Reducing risk in cold and flu season
Updated: November 19, 2012 1:01PM
October is such an awe-inspiring month. We welcome the cool temperatures and the amazing autumn colors. But October also signals the beginning of flu season. According to the American Family Physician Journal (January 2004) 10-20 percent of Americans get the flu each year. About 20,000 people are admitted to the hospital with flu and the virus proves deadly for about 36,000 annually.
Influenza is a viral infection in the nose, throat and lungs. It is spread from person to person through airborne droplets generated by the infected person’s cough, sneeze or even just through conversation. Also, if the infected person handles an object, like a telephone or computer mouse, and then an uninfected person handles the same object and then puts their hands to their eyes, nose or mouth, the virus can transfer to them. The infected adult is contagious from about one day before the symptoms show up, until 5 to 7 days after becoming sick. So, even if a person doesn’t yet know they are sick, they may already be spreading the virus to others. Symptoms may appear in 1-4 days, and include dry cough, fever over 100 degree, nasal congestion, aching muscles (especially arms, legs and back) and an overall feeling of tiredness. Children may also experience a runny nose, sore throat, headache, or vomiting and diarrhea. Most people will recover in a few days to less than two weeks.
How can you protect yourself? First, each autumn get a seasonal flu vaccine — shot or nasal spray. This will reduce your chance of getting the seasonal flu yourself or spreading it to others. There are some conditions, such as egg allergies, that may make a person ineligible to receive the flu vaccine. Be sure to speak with your physician before getting the vaccine.
Why yearly? The vaccine protects against the three most common virus types anticipated for that season, and this changes each year. The three strains chosen are those that scientists believe are most likely to show up in the United States that year. If the choice is right, the vaccine is 70 percent to 90 percent effective in preventing the flu in healthy adults. So, the vaccine does not guarantee that you will not get the flu. But if you get the flu after being vaccinated, your flu symptoms should be milder than if you didn’t get the vaccine. Besides, the more people who get vaccinated against the flu, the less flu can spread through that community.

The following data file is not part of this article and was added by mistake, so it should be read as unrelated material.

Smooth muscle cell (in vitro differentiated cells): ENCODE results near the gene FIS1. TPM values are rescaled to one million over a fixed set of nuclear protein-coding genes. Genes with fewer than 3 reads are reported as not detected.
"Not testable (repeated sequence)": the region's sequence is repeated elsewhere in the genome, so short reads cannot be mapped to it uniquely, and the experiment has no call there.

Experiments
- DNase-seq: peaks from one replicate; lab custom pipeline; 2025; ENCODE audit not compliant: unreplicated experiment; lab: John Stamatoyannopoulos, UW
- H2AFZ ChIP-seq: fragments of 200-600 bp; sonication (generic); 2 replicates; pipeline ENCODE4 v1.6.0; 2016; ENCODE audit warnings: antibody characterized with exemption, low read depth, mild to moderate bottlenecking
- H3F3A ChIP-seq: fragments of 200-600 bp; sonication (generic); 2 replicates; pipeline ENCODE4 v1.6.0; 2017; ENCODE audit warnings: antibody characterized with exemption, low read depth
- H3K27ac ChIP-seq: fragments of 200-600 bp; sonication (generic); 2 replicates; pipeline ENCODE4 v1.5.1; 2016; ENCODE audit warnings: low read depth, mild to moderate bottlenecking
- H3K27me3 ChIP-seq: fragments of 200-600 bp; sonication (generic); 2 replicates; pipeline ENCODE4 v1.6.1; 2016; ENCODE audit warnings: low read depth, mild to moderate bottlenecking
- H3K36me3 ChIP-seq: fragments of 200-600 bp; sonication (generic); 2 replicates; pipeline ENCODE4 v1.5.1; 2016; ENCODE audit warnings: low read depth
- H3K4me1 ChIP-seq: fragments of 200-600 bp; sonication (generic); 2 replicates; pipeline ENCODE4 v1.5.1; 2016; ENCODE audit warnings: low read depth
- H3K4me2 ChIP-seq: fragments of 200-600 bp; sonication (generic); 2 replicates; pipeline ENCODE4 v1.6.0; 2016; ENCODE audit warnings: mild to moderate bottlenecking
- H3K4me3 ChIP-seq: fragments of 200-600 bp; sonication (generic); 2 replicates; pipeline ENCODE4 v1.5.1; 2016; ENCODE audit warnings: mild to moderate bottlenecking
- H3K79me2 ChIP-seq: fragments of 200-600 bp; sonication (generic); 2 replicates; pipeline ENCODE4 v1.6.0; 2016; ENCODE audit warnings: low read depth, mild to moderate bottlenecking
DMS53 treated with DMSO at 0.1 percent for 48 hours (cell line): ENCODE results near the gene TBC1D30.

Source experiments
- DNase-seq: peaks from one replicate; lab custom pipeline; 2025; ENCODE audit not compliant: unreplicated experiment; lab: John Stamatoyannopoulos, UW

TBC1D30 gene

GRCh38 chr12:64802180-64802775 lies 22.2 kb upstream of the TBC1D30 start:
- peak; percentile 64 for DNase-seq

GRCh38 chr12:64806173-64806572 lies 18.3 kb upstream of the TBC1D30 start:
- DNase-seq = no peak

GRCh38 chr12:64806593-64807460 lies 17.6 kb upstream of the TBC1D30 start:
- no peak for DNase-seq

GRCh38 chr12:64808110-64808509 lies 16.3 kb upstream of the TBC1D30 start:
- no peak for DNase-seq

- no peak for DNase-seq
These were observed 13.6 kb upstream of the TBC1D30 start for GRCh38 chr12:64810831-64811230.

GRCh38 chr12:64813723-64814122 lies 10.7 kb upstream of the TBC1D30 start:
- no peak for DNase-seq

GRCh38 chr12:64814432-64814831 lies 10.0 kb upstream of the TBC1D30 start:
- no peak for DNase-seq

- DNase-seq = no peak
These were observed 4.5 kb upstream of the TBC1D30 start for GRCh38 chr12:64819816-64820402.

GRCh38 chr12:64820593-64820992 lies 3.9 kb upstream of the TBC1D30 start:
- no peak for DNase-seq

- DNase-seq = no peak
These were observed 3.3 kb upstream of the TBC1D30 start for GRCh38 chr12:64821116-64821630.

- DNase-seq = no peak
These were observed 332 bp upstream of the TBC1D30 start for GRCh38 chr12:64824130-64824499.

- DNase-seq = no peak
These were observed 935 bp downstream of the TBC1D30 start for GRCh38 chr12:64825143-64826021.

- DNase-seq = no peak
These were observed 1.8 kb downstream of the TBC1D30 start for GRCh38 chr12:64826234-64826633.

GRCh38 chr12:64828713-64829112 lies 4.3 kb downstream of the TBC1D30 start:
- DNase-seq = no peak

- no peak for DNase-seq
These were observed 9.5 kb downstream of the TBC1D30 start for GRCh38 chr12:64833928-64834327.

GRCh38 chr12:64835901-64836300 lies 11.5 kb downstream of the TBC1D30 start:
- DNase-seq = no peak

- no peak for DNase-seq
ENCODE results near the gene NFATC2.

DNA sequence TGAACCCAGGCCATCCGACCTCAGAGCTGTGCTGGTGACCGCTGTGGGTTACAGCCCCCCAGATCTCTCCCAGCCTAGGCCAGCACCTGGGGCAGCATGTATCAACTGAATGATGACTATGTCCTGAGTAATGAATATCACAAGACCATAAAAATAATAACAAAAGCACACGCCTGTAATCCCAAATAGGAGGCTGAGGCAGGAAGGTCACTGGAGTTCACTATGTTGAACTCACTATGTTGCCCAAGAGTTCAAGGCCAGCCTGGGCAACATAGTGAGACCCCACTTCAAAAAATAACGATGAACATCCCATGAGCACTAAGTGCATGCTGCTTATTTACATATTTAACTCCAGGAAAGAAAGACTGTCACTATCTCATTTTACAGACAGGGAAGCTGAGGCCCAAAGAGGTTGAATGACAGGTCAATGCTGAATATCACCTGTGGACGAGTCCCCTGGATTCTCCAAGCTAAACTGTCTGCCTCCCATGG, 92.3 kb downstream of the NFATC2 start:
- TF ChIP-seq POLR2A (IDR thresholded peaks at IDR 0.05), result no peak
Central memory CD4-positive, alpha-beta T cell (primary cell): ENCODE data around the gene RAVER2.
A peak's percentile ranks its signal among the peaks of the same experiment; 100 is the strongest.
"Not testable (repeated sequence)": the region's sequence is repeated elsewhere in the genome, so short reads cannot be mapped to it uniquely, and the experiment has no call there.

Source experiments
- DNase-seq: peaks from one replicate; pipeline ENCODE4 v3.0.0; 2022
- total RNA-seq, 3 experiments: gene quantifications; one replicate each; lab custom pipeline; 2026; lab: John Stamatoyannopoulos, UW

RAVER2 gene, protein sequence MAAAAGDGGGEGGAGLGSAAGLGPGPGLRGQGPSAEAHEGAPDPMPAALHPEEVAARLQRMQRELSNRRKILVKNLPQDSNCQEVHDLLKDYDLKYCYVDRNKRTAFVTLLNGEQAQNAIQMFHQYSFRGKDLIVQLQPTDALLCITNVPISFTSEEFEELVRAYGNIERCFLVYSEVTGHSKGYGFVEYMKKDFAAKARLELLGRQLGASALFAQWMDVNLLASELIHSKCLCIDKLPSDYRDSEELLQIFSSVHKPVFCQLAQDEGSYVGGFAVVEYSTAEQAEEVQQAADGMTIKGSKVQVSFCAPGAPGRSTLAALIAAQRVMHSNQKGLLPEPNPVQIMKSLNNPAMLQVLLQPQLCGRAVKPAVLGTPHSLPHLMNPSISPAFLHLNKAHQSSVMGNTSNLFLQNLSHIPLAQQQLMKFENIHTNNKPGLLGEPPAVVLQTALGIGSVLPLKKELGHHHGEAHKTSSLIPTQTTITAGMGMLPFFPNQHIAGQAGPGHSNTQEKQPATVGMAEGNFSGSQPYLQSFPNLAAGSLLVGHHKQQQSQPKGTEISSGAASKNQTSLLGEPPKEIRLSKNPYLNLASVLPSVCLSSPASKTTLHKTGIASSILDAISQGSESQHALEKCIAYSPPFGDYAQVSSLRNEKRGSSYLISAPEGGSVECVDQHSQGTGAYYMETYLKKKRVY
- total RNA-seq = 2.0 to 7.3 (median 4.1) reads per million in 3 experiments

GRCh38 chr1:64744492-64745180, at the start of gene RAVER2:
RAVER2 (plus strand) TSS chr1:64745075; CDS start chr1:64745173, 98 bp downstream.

And just to be clear, you cannot get the flu from the flu shot. The flu shot contains killed (inactivated) viruses. But, after receiving the vaccine, the body takes about two weeks to provide protection against the infection. So, during that two week period you are still at risk for getting the flu. This is another reason why it’s better to get vaccinated early in the fall. Following the vaccine you may experience soreness, redness or swelling where the shot was given, or low grade fever, and aches. These problems, if they occur, begin soon after getting the shot, and usually last less than two days. But this, too, is not the flu.
Another helpful infection reducing strategy is a common one. Wash hands often with soap and warm water, for at least 20 seconds. If necessary, use an alcohol-based hand rub. Also linens, eating utensils, and dishes belonging to those who are sick should be thoroughly washed before sharing with others. And of course, eating healthy, exercising and getting enough sleep can help to prevent colds and the flu because they help boost your immune system. Very simple ideas, but very effective!
For more information, visit http://www.cdc.gov/flu/about/disease/spread.htm or call the Centers for Disease Control and Prevention’s National Immunization Information Hotline at these numbers at 1-800-232-2522 (English) or 1-800-232-0233 (Spanish).
Dr. David Bedney is a health educator for The Robert Crown Center for Health Education.